Stamp Duty:
Provisions governing stamp duty and registration fees are found under the Bombay Stamp Act, 1958 (“BSA”) and the Registration Act, 1908 respectively. Article 25 of the BSA deals with the purchase and sale of land, Article 36 deals with lease of the land and Article 36A deals with leave and license agreements. In case of purchase or sale of apartments, there is no change in the stamp duty payable in case of apartments falling under Maharashtra Co-operative Housing Society's Act, 1960 or under Maharashtra Ownership Flat and Regulation of Promotion and Construction Field Management and Transfer Act, 1993 or provisions of the Maharashtra Apartment Ownership Act, 1980 and is based on the value of the apartment.
In case of authority of powers to a promoter/ developer for construction on, development of or sale/transfer of any immoveable property, Article 5 (g-a) is attracted. Article 36 deals with stamp duty payable on lease of land and varies as per location of property and not as per usage of property. Stamp duty payable on leave and license agreements, depend upon both, location and usage of property. Article 25 deals with stamp duty payable on purchase and sale of property which is based on location of the property and not on the usage. In case of registration fees, the same varies from instrument to instrument and does not exceed INR 30,000.
There is no specific category on stamp duty for cineplex projects. However, stamp duty will be attracted on the basis of instruments for the projects.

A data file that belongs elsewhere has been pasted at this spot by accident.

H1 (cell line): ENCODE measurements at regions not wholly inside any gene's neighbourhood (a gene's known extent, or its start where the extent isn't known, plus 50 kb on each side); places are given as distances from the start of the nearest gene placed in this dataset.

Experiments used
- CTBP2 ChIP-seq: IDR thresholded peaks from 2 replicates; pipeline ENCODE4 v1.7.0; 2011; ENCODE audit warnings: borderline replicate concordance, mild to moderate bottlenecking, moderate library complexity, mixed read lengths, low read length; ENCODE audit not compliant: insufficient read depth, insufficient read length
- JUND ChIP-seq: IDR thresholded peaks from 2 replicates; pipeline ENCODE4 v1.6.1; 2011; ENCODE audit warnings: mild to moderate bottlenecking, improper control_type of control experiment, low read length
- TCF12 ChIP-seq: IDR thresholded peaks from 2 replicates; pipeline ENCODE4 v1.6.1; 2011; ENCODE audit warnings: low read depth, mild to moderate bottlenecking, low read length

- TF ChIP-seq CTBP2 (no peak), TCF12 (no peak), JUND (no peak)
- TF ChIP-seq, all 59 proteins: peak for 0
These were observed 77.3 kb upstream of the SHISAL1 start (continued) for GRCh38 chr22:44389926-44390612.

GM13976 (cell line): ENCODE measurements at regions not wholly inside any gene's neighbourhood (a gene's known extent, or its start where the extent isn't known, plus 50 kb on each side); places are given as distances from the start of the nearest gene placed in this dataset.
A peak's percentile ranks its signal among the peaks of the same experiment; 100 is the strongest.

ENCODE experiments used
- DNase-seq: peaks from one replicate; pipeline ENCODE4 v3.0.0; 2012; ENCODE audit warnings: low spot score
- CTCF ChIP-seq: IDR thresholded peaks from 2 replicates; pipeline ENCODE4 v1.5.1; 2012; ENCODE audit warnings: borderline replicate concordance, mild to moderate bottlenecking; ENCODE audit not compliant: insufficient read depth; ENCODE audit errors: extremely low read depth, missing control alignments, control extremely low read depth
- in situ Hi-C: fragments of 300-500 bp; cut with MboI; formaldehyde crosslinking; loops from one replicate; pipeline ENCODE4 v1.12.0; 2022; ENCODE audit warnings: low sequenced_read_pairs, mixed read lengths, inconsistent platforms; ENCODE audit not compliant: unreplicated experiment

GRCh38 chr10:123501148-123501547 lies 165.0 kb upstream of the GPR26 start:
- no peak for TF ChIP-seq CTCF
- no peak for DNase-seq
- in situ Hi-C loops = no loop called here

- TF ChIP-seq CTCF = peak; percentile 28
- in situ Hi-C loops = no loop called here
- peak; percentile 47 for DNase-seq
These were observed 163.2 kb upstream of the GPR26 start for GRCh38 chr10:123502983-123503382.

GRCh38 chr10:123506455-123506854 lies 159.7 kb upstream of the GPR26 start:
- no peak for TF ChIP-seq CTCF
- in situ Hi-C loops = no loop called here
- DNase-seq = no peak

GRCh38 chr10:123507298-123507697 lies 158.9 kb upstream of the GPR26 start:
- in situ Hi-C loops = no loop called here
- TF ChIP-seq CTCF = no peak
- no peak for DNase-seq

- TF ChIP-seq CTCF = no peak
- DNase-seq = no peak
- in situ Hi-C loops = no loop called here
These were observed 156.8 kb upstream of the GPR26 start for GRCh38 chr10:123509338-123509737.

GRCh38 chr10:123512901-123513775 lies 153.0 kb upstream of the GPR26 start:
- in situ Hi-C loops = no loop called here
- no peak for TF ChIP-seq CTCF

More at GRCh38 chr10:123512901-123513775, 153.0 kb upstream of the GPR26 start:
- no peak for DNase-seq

Incentives offered by state:
The centre and various state governments come up with various policies with incentives and exemptions prescribed therein for development of specified sectors. The policies, incentives and exemptions vary depending on the sector proposed to be developed. For eg; Maharashtra currently has IT and ITeS policy prescribing various incentives and exemptions for development of IT sector by constructing IT parks. Further, the development criteria required to be followed by the developer will also be prescribed in the respective policies.
The state government comes up with various schemes from time to time for development of rural areas. The incentives depend on type of development and area proposed to be developed. Further, if development is concerning MHADA or CIDCO or for slum area, then the respective authorities and legislations provide for incentives therein including concessions relating to land. Furthermore, the central government vide Income tax Act and other applicable legislations have granted certain tax exemptions for development of industries and cineplex in the rural areas.

1. Central Statistical organisation report
2. www.iic.nic.in
3. www.maharashtra.gov.in
4. www.maharashtra.gov.in
5. Dept. Of Industrial Policy & Promotion
6. Section 47 of MALCHA
7. Section 63 of BTALA
8. Section 63(1A) of BTALA
9. Section 12 of MLRC
10. Section 44 of MRTP
11. Regulation 3 of the DC Regulations lists down the areas of applicability
12. Regulation 2(3)(42) of the DC Regulations
13. Section 344 of the MMCA